I would like to do one in my front, but the yard is elevated and has a retaining wall, so I’m not sure what to do with the drain. Punch a hole in the wall?

    • Yep. Rent a hammer drill and get a cold chisel and a heavy hammer. Make a hole (rectangle is probably easiest).

  • What makes it a French drain? Is it made from croissants and baguettes?

  • I’ve gotten several recommendations for a company called B-Dry for similar work. I’ll be calling them for an estimate sometime soon. I’m not sure this is work for a landscaper so much as for a contractor that specializes in basement waterproofing.

  • We had drains put around the entire perimeter of our basement and it probably cost about $8k when it was all said and done. I am handy, but I didn’t want to mess with the foundation of my home. We used a company called Aquaguard… we got estimates from 5 companies (including B-Dry) and they were the cheapest and promised the fastest work with the lifetime warranty. We haven’t had a problem with water since the drains were installed almost a year ago. In fact, now I look forward to the downpours so I can see my pumps taking the water to the street. I know… I am a nerd.

    • what do you do when the power goes out?

      • They can install a battery to your pump that will work in the event of a power outage.

        I got a quote for this service too. It was around $5000 and my basement is about 600 sf. The backup battery was about 200 extra

        • Yup, we used Aquaguard also. We had water coming in our basement during big downpours, so a French drain was the answer. They put it in along the whole front of our house (it’s a regular rowhouse on Delafield in Petworth). We haven’t had any water get inside since, and even hooked up a rain barrel to the pump so we can use the captured water to water the garden!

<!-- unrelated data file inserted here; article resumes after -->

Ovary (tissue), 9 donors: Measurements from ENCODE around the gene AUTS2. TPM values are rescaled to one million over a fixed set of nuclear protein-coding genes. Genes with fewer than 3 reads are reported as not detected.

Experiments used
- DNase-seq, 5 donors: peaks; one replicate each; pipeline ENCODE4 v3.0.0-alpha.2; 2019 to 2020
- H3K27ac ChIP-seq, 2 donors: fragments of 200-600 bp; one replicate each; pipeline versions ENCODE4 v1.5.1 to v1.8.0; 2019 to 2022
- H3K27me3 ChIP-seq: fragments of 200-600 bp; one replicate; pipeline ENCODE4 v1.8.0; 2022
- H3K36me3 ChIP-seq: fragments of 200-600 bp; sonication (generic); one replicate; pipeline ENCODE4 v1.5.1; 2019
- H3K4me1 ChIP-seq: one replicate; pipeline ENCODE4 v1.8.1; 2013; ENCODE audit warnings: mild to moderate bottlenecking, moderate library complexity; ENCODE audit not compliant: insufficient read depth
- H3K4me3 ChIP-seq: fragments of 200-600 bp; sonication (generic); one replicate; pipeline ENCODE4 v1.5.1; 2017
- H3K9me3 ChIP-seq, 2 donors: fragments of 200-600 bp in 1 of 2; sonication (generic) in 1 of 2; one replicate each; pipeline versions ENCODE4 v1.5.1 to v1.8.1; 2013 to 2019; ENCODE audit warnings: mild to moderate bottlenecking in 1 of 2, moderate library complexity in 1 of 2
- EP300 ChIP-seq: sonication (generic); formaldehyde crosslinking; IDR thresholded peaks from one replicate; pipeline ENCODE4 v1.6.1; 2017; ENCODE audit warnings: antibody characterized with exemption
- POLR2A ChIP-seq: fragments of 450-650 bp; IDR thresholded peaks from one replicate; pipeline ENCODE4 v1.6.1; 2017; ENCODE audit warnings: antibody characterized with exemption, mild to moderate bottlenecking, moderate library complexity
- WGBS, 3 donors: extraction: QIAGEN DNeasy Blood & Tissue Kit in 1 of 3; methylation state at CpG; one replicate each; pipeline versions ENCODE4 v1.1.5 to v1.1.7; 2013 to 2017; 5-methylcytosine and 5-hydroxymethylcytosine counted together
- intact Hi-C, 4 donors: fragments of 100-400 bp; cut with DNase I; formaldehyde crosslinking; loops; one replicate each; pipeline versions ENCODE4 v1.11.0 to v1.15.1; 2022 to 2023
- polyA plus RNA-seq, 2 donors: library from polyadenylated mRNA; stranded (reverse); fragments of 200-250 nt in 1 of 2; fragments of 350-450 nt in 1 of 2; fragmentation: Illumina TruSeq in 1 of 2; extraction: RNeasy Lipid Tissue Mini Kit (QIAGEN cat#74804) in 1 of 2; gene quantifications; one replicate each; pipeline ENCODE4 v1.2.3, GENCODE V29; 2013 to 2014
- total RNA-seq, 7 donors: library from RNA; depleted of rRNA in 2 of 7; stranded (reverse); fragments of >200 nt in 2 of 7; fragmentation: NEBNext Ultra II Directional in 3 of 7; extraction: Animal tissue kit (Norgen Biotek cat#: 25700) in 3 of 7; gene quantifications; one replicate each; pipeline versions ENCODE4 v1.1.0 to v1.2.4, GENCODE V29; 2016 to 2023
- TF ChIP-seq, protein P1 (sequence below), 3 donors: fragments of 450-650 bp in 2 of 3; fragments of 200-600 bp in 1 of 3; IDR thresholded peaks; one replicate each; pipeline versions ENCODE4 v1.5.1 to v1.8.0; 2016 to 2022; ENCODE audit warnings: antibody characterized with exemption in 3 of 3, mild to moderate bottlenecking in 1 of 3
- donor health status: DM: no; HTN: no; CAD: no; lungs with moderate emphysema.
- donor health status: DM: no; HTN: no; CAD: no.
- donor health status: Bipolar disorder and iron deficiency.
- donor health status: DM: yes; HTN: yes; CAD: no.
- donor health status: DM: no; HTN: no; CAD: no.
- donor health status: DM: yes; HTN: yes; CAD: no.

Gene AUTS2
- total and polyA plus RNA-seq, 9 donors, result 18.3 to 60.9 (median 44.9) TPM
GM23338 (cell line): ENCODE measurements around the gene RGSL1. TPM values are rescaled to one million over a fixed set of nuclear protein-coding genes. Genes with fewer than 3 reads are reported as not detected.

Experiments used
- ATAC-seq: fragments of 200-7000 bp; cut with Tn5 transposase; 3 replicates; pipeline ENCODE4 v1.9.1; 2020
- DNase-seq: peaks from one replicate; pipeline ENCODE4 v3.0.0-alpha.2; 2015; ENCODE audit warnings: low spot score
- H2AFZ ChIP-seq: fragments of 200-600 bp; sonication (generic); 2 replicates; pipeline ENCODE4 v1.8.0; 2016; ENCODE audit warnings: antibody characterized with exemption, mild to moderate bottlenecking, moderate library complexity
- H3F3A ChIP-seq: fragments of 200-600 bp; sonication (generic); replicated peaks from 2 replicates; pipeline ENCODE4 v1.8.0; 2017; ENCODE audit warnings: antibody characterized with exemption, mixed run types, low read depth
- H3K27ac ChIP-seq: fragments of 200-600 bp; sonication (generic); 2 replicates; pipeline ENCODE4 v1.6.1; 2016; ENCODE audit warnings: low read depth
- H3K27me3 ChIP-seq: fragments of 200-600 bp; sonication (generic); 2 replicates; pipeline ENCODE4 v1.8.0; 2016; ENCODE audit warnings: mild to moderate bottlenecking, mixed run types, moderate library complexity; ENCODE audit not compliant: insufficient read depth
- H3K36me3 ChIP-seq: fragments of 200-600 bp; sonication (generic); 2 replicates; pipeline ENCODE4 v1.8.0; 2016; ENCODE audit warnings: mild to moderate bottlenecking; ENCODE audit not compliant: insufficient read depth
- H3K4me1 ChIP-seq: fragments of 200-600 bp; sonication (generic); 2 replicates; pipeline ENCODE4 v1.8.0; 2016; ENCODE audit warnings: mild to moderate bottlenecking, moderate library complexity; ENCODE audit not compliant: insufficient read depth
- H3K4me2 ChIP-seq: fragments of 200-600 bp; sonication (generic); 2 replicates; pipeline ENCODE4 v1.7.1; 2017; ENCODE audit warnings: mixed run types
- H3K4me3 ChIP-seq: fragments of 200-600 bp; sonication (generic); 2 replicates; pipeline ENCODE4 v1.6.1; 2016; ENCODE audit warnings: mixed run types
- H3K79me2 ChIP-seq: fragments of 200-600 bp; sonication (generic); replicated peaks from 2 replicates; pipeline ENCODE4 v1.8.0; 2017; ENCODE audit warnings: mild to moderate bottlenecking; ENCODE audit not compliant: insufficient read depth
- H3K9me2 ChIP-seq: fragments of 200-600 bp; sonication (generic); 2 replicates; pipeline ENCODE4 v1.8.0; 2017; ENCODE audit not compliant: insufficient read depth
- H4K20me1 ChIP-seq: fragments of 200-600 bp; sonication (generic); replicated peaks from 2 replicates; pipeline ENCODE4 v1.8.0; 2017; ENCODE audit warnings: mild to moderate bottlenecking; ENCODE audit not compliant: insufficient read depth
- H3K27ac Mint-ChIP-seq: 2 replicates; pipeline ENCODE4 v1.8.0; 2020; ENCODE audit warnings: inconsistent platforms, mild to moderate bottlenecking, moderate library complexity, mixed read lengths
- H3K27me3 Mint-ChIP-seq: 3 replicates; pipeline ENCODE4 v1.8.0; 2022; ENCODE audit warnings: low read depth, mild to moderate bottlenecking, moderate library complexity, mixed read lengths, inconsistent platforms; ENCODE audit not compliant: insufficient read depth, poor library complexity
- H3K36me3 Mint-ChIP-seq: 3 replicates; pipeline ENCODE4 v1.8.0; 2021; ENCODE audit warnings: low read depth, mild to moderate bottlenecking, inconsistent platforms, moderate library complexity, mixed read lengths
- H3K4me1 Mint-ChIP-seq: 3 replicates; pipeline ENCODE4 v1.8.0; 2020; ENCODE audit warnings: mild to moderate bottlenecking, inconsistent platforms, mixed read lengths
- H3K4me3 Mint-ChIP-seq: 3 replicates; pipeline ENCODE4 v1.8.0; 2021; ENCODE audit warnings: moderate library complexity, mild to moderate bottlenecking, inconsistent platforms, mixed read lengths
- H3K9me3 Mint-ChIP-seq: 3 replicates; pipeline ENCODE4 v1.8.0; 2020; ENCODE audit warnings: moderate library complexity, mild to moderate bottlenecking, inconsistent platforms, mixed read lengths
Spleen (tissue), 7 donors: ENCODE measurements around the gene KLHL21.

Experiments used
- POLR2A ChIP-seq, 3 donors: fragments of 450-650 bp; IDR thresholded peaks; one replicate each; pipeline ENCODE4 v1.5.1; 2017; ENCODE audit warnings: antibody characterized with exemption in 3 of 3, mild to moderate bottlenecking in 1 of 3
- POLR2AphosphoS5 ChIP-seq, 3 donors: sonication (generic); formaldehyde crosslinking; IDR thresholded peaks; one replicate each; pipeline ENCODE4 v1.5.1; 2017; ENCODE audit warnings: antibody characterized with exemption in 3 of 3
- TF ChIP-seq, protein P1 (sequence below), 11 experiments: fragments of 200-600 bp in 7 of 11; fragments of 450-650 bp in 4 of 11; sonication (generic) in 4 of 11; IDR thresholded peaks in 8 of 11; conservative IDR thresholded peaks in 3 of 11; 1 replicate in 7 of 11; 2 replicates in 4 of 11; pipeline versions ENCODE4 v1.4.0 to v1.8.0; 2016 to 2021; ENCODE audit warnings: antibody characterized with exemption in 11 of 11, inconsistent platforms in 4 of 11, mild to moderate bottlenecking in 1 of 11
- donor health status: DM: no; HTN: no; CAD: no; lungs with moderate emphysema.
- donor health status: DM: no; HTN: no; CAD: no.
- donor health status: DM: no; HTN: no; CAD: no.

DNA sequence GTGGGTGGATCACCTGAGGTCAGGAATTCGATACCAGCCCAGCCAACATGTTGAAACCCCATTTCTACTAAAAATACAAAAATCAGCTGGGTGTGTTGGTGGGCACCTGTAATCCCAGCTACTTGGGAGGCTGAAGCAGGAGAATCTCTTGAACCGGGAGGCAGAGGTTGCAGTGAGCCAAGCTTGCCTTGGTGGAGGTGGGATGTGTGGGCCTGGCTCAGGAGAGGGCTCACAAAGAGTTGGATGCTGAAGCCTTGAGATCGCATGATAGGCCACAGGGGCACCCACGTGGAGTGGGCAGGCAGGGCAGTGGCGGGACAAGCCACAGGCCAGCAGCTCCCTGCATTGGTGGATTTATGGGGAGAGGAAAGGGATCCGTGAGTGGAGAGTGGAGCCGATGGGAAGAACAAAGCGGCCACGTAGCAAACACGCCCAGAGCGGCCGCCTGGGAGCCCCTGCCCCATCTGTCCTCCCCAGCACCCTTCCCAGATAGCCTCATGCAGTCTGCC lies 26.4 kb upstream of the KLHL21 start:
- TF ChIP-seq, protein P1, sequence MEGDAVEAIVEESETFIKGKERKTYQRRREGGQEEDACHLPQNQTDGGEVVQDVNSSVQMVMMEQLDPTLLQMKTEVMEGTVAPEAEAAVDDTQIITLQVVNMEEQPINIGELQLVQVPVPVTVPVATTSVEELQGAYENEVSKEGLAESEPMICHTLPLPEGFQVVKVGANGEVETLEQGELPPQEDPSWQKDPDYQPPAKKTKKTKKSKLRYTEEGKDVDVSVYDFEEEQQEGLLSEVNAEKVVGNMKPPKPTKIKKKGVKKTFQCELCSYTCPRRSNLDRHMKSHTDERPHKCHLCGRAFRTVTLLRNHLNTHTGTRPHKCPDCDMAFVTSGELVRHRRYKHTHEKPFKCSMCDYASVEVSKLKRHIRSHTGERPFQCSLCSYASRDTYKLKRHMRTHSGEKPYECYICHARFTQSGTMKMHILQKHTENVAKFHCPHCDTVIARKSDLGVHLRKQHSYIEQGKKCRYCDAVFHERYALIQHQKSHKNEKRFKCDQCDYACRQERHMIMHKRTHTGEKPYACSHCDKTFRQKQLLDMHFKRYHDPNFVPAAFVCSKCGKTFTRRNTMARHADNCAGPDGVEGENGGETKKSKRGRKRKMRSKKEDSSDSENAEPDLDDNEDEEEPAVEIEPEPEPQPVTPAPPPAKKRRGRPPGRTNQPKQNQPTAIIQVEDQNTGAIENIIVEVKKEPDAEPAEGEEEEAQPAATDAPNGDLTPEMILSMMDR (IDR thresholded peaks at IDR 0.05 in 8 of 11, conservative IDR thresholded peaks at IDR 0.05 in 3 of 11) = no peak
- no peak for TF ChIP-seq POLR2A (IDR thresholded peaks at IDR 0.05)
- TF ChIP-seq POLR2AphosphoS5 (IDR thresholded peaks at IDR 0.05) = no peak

• French drains can be very effective and relatively inexpensive, but not a one time thing.

    They do require regular maintenance, including the regular removal of sediment that collects at the bottom of the catch basin before the water rises to the level of the perforated distribution pipe.

    Without this critical sediment removal done regularly, the drain fails.

  • B Dry does basement waterproofing- which is kinda like a French drain, but much more extensive and expensive. I think the OP is just looking for french drains for their yards.

    I needed my yard graded and a large French Drain installed- I got a few estimates for this but had a hard time finding someone who really wanted to do the work. They would come by, measure and I would never hear back. I did get one estimate at 4K which I thought was really high.